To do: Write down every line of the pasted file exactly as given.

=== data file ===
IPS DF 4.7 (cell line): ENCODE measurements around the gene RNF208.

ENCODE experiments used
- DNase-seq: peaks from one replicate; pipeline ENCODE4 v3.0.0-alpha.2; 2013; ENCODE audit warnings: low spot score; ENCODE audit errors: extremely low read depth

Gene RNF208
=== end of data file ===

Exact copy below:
IPS DF 4.7 (cell line): ENCODE measurements around the gene RNF208.

ENCODE experiments used
- DNase-seq: peaks from one replicate; pipeline ENCODE4 v3.0.0-alpha.2; 2013; ENCODE audit warnings: low spot score; ENCODE audit errors: extremely low read depth

Gene RNF208